Luis Gispert, a renowned American artist, has spent the past two years exploring a subculture of people who customize their own belongings — cars, particularly, but also clothes and even housewares — with designer logos. He first stumbled upon the phenomenon in 2009 when he was photographing low-rider cars for another project. "I met this guy who had an all-white Cadillac Escalade, and he had done the whole interior in that multi-colored Takashi Murakami Louis Vuitton pattern," he recalls. "The guy didn’t even know who Takashi Murakami was. He just really liked the pattern and the colors and he liked that it was Louis Vuitton."
Intrigued, Gispert began asking around at car clubs and car shows for folks with logo-printed rides. He wound up finding a Gucci car, a Burberry car, a Stephen Sprouse Louis Vuitton car, a Coach car, and a Fendi car. Does he worry about their owners being sued for trademark infringement? "The way I see it, they weren’t copying anything. This wasn’t a Canal Street kind of industry, in that they were imitating something you’d find at a high-end store and then selling it," he says. "They definitely weren’t trying to mimic high fashion. They were translating it into their own thing, which compounded the weirdness of it."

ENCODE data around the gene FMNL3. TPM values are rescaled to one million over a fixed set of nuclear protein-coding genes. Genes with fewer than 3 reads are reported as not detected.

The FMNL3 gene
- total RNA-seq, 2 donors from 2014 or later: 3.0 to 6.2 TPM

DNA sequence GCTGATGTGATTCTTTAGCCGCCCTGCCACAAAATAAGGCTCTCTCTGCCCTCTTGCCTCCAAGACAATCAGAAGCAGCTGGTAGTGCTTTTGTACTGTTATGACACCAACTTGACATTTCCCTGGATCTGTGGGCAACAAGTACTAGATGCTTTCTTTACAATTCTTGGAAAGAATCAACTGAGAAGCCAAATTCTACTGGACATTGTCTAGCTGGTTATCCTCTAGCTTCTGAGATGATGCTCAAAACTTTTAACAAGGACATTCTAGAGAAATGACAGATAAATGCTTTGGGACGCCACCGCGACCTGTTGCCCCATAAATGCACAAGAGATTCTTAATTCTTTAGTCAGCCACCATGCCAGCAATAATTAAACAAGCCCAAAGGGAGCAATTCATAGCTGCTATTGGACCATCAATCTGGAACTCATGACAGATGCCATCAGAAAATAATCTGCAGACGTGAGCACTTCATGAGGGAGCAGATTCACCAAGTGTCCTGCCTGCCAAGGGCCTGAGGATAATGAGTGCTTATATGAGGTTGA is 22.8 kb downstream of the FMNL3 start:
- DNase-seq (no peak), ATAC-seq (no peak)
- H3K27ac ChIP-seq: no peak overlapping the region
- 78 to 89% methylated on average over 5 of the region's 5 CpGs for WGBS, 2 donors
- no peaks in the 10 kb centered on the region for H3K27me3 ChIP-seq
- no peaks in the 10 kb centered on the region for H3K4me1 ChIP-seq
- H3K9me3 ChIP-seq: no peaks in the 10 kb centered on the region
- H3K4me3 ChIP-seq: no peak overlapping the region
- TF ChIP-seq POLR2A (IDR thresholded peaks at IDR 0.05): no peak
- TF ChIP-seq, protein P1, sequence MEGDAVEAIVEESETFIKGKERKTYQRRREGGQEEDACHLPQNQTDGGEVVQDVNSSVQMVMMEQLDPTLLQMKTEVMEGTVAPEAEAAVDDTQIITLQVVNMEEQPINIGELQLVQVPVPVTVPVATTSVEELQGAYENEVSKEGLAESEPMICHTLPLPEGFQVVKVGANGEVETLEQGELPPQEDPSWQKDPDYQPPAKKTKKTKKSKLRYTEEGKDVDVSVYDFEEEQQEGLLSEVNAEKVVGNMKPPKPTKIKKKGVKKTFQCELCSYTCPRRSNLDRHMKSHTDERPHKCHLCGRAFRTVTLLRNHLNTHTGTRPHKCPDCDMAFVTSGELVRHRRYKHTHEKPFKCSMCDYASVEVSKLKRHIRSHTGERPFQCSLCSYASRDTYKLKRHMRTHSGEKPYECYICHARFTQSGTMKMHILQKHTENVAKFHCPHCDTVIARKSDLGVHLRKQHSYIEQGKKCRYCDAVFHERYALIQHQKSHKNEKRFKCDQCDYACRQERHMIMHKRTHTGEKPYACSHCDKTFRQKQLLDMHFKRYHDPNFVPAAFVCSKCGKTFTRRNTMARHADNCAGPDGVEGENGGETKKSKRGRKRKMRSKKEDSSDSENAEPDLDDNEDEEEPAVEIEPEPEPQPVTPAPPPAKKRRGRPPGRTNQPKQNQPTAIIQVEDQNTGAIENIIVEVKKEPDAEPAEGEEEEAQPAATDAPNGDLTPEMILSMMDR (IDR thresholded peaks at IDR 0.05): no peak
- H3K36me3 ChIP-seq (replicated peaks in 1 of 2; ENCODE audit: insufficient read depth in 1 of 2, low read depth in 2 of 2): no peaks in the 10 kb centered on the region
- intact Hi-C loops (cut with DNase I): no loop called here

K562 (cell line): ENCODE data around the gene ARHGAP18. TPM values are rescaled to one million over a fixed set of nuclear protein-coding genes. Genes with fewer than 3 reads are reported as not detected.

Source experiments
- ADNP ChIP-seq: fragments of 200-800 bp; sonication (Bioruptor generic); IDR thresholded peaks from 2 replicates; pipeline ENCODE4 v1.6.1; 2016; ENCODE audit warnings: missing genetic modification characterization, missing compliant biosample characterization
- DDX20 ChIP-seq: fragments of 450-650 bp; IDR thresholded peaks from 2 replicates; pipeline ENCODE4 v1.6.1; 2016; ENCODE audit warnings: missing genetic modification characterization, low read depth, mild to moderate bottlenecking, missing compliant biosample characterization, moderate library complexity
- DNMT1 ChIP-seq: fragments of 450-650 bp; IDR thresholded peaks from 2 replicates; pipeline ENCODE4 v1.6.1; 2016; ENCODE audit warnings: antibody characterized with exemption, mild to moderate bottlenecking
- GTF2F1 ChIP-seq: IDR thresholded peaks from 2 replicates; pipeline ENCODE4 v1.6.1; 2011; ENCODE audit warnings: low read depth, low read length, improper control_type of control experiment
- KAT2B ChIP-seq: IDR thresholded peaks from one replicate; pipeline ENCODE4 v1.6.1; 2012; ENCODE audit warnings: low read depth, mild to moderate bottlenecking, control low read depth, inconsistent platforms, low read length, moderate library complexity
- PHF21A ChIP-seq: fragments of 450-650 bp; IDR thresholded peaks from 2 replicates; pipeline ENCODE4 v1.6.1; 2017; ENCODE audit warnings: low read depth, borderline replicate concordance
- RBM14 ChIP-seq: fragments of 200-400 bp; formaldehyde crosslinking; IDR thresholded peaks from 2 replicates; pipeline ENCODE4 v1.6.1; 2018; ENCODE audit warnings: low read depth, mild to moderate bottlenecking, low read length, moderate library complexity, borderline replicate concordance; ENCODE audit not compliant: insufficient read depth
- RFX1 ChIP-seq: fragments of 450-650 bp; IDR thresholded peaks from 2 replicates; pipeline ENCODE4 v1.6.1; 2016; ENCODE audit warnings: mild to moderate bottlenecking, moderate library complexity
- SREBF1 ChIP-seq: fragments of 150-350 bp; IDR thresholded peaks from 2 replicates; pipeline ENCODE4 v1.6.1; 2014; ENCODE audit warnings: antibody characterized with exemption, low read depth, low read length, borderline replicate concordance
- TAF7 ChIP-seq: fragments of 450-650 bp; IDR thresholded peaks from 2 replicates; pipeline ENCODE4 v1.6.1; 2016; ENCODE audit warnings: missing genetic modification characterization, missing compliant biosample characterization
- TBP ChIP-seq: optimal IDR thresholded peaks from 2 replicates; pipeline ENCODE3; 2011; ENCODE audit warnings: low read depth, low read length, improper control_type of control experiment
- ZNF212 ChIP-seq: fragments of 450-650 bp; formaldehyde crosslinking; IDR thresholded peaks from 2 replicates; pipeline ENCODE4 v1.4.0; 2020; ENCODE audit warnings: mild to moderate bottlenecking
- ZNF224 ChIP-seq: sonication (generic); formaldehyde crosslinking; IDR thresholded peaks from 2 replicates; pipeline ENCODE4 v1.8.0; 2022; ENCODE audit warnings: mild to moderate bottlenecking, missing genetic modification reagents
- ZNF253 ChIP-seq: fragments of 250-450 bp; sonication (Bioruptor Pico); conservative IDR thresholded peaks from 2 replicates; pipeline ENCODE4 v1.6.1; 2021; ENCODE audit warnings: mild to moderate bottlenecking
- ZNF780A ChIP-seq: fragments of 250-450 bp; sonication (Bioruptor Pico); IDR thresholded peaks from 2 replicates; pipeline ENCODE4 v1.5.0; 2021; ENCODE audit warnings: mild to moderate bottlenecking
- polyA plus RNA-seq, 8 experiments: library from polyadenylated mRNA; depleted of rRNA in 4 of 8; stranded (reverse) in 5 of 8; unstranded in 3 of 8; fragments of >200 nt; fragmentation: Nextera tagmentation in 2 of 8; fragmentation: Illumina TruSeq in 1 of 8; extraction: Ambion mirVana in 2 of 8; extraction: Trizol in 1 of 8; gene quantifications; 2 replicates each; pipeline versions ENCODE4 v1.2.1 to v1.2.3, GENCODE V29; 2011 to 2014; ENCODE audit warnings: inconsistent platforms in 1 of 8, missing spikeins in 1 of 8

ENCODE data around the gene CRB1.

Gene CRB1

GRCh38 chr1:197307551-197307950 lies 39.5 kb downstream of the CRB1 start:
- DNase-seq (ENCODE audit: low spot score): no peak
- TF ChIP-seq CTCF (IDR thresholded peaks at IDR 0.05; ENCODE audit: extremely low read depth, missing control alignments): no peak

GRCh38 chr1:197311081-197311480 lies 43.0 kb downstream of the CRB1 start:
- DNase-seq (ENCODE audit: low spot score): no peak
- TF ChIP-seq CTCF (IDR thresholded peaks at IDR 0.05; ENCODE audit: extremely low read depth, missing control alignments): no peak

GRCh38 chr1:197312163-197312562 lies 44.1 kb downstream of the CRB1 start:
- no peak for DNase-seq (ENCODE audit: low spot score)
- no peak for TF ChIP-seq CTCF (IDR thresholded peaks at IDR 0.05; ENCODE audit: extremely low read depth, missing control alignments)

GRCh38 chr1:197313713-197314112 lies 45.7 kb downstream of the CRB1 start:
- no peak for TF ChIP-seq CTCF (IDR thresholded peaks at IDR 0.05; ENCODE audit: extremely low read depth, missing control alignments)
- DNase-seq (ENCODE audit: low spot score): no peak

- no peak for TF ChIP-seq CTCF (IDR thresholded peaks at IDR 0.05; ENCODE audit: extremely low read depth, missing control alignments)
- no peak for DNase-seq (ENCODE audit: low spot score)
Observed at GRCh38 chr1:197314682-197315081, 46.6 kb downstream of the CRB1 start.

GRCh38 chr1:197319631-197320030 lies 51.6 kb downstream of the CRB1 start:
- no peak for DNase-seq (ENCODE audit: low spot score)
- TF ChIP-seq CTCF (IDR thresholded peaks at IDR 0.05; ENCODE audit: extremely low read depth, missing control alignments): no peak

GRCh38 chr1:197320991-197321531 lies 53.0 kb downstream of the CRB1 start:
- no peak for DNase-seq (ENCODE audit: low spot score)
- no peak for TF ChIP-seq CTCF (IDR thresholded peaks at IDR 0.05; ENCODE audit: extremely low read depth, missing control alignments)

His subjects were aware that they were breaking rules; in order to get them to agree to be photographed, Gispert had to promise them he'd never reveal their identities or locations. "The word counterfeit was never used. We never talked about the legality of it. But they’re aware. However they’re getting this material, I’m not sure, but it’s clearly a knockoff coming from China." That doesn't cheapen their dedication, though, in his eyes. "It's very involved and personal. The level of obsessiveness that goes into making this stuff — especially the cars — is really extreme, I would argue at the same level as that of an artist."
Luis Gispert's works will be on view at Mary Boone Gallery, 745 Fifth Ave., on September 8.